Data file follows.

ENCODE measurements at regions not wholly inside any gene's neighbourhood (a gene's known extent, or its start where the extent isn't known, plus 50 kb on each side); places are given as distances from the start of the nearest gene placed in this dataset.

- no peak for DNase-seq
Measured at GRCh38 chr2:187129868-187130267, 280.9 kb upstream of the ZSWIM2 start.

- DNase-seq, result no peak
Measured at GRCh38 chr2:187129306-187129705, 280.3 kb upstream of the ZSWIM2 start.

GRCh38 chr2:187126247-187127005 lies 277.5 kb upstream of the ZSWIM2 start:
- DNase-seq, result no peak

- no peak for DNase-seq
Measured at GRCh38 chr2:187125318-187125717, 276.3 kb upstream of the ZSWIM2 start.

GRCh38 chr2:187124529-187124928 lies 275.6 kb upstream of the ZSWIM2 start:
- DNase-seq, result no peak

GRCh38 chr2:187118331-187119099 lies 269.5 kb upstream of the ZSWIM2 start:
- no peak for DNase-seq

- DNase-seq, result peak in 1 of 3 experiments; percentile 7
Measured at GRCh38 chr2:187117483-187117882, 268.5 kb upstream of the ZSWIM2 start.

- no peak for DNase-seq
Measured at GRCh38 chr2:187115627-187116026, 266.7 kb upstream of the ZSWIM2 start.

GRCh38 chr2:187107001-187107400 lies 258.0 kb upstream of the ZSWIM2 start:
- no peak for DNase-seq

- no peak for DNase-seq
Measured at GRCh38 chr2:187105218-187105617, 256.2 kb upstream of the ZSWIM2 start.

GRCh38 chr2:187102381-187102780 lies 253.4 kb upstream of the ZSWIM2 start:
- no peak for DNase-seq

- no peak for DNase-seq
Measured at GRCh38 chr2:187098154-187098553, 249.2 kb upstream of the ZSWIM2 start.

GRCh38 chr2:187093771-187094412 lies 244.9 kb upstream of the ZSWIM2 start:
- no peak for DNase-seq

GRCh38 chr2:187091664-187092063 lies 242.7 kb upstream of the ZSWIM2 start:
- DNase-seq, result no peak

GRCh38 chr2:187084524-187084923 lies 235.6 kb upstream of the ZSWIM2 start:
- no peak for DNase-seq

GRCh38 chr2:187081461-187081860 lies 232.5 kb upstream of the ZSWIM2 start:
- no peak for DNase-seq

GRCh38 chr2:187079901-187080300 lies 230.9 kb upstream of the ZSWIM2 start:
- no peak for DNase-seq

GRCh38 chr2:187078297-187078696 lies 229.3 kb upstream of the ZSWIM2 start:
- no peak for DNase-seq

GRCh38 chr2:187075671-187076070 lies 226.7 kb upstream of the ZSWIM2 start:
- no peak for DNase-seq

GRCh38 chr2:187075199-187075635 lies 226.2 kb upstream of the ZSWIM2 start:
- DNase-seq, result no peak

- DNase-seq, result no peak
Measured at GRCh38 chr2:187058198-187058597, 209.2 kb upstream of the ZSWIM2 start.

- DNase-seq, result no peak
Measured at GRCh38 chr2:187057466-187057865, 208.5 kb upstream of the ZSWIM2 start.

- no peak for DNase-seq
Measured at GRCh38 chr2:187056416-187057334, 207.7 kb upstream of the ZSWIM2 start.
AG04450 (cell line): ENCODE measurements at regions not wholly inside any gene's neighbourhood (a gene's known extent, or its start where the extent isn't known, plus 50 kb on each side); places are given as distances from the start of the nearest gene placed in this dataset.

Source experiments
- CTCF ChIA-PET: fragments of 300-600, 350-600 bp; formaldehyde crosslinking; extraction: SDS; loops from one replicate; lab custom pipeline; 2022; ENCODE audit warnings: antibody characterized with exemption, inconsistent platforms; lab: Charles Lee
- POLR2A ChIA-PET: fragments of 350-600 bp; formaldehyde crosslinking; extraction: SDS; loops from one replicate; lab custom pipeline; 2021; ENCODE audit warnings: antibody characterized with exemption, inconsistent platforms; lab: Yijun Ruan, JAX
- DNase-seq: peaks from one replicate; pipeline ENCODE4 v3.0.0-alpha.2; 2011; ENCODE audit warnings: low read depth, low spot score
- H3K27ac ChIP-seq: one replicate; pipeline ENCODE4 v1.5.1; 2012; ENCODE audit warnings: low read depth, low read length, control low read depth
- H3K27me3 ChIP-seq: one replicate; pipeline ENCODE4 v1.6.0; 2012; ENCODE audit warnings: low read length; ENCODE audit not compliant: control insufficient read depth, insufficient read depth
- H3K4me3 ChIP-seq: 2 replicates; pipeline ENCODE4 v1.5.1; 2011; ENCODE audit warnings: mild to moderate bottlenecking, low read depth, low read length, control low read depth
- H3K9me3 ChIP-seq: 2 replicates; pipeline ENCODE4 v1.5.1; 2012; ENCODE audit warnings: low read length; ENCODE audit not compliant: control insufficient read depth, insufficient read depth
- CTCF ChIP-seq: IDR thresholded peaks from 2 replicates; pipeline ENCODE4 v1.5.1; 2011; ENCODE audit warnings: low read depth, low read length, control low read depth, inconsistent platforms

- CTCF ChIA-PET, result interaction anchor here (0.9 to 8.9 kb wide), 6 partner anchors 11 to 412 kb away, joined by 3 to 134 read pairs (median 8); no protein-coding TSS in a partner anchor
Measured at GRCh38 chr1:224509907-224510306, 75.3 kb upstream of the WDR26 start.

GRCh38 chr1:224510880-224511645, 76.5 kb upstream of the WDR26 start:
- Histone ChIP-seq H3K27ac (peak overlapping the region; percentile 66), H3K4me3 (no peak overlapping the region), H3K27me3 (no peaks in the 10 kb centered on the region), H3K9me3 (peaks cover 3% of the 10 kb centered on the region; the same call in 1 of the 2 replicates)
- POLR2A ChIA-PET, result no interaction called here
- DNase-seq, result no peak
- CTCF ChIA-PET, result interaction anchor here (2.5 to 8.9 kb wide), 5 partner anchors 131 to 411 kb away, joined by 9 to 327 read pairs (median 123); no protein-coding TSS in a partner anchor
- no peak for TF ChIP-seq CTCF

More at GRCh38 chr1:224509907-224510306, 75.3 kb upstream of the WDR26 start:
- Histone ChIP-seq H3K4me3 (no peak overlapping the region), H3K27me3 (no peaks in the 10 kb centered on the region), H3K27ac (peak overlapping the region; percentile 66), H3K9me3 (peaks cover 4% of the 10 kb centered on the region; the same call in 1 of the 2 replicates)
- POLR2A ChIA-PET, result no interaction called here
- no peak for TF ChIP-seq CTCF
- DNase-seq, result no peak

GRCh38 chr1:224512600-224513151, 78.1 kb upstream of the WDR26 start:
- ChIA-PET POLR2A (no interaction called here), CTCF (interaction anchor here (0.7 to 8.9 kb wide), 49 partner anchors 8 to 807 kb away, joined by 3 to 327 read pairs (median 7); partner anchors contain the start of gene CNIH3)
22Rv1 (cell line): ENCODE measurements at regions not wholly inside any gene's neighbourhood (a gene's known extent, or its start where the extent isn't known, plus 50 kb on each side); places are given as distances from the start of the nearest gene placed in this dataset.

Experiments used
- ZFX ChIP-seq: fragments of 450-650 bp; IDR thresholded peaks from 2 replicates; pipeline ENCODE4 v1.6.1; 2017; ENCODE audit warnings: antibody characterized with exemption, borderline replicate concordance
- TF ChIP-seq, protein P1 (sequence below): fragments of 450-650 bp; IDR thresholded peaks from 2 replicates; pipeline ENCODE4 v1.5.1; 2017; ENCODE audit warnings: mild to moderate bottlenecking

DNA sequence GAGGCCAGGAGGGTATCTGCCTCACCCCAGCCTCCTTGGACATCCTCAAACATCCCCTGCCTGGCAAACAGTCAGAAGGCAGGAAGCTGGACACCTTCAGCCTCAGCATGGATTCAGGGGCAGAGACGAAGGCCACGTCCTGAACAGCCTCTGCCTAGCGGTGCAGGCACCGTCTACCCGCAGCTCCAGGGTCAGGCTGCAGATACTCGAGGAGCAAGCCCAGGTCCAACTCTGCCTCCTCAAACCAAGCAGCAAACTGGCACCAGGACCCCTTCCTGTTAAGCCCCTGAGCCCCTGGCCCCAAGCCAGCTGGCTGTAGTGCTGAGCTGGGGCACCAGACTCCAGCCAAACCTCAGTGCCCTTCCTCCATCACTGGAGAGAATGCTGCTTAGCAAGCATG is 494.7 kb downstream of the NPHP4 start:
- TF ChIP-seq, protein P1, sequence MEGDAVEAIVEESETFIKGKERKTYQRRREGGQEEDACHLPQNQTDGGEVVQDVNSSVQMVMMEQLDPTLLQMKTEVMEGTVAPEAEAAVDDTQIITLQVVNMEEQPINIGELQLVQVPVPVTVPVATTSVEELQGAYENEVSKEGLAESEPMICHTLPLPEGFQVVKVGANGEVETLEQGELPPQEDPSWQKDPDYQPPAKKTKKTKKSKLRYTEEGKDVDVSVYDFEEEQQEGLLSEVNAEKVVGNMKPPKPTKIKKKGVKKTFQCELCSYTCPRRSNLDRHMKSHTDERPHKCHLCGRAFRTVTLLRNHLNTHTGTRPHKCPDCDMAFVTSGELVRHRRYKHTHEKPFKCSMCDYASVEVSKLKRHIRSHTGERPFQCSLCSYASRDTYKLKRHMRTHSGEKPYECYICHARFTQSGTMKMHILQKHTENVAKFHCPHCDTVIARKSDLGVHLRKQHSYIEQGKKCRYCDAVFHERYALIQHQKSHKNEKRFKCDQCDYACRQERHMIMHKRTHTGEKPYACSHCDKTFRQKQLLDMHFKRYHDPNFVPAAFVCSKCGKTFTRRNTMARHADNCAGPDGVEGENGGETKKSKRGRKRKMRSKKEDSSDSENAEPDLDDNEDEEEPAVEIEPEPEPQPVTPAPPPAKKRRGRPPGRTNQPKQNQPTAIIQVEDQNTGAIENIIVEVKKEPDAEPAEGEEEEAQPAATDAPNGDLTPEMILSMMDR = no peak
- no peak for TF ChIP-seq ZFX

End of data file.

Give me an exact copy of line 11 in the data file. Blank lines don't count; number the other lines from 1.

- DNase-seq, result no peak